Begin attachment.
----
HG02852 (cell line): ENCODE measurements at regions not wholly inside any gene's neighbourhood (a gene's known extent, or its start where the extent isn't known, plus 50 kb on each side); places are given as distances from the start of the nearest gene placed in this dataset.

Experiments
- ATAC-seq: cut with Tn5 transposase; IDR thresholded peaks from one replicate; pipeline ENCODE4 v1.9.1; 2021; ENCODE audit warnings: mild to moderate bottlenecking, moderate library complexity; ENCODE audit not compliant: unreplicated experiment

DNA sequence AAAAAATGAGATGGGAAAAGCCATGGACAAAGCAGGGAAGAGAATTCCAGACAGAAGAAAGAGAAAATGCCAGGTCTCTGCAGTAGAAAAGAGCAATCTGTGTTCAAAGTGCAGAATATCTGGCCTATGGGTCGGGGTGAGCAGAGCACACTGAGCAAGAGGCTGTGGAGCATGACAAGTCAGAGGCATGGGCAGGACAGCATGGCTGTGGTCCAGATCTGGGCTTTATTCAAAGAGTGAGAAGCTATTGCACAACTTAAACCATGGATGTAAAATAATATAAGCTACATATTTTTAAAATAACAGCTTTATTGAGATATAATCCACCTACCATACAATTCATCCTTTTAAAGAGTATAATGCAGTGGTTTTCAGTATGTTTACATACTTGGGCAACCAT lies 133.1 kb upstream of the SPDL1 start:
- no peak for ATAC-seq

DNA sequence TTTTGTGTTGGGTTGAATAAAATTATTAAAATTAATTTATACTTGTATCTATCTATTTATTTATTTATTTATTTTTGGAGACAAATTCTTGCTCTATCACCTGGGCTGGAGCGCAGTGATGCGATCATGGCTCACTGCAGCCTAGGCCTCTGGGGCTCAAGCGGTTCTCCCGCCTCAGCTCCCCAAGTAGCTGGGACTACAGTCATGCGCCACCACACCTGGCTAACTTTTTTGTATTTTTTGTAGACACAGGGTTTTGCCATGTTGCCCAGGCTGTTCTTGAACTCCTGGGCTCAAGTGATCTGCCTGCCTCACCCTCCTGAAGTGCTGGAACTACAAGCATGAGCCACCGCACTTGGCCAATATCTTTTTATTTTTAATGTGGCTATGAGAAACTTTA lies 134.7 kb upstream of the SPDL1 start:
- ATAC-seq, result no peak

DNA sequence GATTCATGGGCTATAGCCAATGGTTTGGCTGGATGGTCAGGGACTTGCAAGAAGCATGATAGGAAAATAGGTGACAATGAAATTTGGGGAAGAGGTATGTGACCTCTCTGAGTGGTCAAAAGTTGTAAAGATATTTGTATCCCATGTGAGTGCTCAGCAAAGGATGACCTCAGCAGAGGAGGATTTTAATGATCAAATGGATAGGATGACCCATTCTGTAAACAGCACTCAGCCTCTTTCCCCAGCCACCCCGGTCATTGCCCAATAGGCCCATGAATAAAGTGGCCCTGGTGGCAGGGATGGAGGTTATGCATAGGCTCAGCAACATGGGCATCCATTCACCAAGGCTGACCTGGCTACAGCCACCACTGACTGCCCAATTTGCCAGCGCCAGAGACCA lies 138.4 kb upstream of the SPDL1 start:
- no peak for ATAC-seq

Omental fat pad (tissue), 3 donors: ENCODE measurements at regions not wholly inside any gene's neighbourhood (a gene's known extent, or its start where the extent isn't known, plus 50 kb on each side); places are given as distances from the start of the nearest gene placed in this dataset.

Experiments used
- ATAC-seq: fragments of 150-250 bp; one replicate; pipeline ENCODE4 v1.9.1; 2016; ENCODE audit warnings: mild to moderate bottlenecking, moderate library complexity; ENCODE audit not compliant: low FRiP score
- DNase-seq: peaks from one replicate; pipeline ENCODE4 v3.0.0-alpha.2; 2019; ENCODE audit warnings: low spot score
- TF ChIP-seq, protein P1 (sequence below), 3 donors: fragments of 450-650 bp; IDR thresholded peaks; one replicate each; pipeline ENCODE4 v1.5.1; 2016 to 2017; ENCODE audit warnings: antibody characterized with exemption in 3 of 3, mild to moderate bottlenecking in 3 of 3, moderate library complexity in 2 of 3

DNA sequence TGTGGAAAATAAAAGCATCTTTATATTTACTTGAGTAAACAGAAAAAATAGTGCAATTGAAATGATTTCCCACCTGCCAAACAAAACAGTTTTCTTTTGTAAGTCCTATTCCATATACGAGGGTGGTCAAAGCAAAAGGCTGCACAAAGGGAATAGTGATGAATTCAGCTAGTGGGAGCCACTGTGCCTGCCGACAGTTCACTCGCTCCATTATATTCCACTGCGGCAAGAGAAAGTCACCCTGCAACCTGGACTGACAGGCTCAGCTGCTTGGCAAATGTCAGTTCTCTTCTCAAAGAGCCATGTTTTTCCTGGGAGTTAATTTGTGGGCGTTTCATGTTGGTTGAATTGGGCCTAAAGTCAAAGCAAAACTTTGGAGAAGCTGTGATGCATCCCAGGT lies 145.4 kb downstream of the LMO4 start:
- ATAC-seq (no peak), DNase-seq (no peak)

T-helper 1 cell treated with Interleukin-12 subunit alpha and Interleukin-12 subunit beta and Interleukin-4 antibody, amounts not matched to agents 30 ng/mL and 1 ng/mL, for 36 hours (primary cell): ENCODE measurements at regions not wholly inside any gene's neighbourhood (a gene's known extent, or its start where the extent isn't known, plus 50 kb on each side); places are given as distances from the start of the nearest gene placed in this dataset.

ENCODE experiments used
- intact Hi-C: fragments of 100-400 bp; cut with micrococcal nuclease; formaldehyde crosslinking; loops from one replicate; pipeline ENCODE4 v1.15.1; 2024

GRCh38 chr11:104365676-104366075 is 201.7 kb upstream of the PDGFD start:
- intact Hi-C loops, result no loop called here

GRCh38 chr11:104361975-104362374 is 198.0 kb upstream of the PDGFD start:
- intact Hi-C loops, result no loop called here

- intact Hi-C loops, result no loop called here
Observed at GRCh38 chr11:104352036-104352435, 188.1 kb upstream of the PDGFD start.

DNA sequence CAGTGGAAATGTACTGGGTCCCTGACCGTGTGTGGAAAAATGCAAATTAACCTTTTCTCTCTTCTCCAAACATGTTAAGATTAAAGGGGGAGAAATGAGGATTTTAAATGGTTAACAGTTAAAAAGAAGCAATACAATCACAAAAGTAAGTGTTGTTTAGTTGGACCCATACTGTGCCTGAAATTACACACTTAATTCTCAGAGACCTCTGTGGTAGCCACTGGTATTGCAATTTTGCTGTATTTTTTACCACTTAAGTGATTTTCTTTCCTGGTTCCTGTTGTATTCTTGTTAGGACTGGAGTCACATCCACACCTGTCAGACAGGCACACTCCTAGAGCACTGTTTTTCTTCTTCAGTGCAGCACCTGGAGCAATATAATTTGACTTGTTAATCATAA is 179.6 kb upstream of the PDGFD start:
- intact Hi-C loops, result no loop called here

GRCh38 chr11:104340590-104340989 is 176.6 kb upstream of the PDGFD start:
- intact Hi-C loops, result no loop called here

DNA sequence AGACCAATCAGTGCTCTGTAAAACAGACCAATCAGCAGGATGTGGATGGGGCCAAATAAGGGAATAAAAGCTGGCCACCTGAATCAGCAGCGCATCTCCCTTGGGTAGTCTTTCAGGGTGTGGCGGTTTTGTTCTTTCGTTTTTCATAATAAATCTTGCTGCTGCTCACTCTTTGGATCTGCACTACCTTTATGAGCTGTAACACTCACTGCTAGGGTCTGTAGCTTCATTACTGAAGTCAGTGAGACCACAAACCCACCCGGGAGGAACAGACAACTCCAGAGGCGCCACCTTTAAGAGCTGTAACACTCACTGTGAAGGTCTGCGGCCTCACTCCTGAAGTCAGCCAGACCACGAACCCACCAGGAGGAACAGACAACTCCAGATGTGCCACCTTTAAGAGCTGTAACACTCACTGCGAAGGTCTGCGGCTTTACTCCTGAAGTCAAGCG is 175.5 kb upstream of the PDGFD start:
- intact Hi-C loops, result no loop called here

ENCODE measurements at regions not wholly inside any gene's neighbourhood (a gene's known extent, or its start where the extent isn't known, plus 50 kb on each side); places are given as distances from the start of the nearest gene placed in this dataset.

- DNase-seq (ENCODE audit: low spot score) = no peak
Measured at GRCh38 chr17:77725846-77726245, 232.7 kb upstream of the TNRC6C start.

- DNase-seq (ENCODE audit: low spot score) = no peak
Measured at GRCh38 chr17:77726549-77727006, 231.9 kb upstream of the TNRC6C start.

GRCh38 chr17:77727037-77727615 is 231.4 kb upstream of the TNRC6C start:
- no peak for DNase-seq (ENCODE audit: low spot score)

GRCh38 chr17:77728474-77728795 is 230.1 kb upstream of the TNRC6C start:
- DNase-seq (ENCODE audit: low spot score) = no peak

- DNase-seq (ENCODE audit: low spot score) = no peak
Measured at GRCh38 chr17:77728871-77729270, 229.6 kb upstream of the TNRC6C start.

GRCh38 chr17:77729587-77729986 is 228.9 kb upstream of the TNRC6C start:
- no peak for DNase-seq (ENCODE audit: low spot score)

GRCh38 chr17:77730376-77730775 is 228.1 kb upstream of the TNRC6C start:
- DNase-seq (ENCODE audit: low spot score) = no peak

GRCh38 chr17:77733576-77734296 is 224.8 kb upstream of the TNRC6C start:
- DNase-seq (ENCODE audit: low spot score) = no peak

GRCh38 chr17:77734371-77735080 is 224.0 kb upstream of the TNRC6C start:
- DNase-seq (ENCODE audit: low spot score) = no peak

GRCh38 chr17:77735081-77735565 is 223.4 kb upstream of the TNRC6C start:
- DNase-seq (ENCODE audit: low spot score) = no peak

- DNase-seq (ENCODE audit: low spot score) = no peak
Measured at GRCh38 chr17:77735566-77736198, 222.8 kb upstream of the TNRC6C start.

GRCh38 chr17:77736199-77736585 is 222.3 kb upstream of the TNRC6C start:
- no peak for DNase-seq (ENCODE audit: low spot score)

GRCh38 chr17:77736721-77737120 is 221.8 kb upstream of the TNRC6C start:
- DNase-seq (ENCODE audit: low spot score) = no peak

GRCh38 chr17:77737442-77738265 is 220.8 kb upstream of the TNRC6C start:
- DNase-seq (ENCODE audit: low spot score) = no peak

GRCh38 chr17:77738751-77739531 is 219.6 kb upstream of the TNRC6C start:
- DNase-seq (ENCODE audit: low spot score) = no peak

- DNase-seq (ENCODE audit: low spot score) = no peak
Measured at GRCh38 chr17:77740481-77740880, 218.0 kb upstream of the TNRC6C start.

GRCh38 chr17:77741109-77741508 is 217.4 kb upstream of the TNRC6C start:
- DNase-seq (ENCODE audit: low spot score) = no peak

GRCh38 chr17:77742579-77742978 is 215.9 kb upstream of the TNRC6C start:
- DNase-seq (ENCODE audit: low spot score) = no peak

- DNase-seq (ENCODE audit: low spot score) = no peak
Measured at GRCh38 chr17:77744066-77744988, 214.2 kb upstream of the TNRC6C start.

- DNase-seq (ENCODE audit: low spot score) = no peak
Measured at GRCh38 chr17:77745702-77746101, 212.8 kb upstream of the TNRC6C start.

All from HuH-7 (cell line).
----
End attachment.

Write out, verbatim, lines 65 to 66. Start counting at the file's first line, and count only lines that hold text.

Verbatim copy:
GRCh38 chr17:77741109-77741508 is 217.4 kb upstream of the TNRC6C start:
- DNase-seq (ENCODE audit: low spot score) = no peak